The Karnataka BJP has 104 legislators, and one Independent; eight short of the Congress-JD(S) combine.
The trick to getting yourself noticed is to start a full-scale attack. Bengaluru’s Shivajinagar MLA Roshan Baig, who lashed out at the triumvirate running the Karnataka Congress — former CM Siddaramaiah, state party in-charge Dinesh Gundurao and the high command’s eyes and ears, K.C. Venugopal — the impolitic comments may be more than a ploy to invite attention. They signal his frustration at being sidelined by Mr Siddaramaiah in favour of the party’s rising Muslim stars. After C.K. Jaffer Sharief’s passing, Mr Baig is unwilling to cede that space. Not to Mr Siddaramaiah’s trusted aide Zameer Ahmed. Not to young Muslim candidate Rizwan Ahmed, who was given the ticket he had his eyes on.
Whether he will take it to its logical conclusion and snap all ties is the question. The lashing out at party bigwigs, not coincidentally, came on the heels of exit polls predicting the Congress’ annihilation at the BJP’s hands in the Lok Sabha polls, when the consolidation of Congress-JD(S) votes should have posed a formidable a challenge to the saffronites. Mr Baig’s comments also coincide with reports of the BJP trying to topple governments in Madhya Pradesh, Rajasthan and Karnataka. That's what this might all boil down to.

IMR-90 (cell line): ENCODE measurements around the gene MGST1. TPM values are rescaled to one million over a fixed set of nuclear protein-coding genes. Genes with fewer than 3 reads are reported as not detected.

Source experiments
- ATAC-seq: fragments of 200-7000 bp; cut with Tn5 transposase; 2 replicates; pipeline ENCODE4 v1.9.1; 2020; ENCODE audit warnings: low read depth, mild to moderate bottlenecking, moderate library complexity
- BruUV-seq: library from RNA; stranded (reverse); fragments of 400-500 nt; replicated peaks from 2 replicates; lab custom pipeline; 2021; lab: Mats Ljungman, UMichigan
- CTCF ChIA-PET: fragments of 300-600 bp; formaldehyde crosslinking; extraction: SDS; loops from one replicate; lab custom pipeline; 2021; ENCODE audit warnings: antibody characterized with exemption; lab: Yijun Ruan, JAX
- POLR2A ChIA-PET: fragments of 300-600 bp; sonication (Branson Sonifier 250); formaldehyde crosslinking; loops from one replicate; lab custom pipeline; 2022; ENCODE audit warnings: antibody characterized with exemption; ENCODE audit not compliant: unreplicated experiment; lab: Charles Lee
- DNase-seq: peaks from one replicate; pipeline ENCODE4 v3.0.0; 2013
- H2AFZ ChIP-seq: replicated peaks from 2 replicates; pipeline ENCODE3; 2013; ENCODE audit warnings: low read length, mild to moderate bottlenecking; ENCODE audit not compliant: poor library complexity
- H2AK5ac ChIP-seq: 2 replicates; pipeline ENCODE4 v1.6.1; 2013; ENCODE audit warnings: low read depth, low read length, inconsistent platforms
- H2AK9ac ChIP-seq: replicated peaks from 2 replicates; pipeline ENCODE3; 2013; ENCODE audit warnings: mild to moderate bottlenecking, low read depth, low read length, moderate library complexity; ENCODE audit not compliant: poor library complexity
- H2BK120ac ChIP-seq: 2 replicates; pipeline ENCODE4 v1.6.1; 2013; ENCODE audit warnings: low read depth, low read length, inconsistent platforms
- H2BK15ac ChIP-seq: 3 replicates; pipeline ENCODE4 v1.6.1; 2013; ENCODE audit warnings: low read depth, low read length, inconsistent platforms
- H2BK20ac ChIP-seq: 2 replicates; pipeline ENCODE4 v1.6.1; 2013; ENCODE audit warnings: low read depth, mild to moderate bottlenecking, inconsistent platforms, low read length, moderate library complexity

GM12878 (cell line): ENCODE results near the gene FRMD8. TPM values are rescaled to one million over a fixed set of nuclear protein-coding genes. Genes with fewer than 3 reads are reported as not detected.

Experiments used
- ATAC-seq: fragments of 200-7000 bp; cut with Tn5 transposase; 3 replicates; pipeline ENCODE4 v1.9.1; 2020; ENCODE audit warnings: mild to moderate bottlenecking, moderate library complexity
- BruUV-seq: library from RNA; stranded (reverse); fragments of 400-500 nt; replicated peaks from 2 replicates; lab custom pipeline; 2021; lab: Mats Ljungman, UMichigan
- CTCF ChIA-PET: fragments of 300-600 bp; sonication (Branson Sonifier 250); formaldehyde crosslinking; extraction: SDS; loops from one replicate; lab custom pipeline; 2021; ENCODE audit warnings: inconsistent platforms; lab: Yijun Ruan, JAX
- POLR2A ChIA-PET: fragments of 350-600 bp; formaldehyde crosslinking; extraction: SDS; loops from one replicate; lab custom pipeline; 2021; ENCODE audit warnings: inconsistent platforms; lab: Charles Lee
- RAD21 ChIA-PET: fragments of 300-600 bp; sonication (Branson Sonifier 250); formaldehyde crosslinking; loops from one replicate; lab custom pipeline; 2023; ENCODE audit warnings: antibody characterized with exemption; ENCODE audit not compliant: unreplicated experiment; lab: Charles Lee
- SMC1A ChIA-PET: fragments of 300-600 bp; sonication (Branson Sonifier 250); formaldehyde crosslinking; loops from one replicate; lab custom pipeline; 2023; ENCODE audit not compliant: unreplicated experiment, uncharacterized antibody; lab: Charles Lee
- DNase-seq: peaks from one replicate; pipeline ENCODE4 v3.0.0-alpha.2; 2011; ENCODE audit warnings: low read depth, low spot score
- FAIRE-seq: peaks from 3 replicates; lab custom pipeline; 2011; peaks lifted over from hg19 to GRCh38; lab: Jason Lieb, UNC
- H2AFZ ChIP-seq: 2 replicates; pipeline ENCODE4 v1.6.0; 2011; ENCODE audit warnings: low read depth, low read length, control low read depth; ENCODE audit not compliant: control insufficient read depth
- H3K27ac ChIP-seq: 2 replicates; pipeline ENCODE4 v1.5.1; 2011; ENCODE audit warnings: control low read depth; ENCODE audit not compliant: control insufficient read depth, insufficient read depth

The Karnataka BJP has 104 legislators, and one Independent; eight short of the Congress-JD(S) combine. If the BJP does win Chincholi and Kundgol, and bring in malcontents like Mr Baig and others, and the Ramesh Jarkiholi group of four, the BJP could finally stake claim on the strength of its numerical superiority.
Unless Mr Baig backs down for a Cabinet berth payoff, and yet another Operation Kamala fizzles out.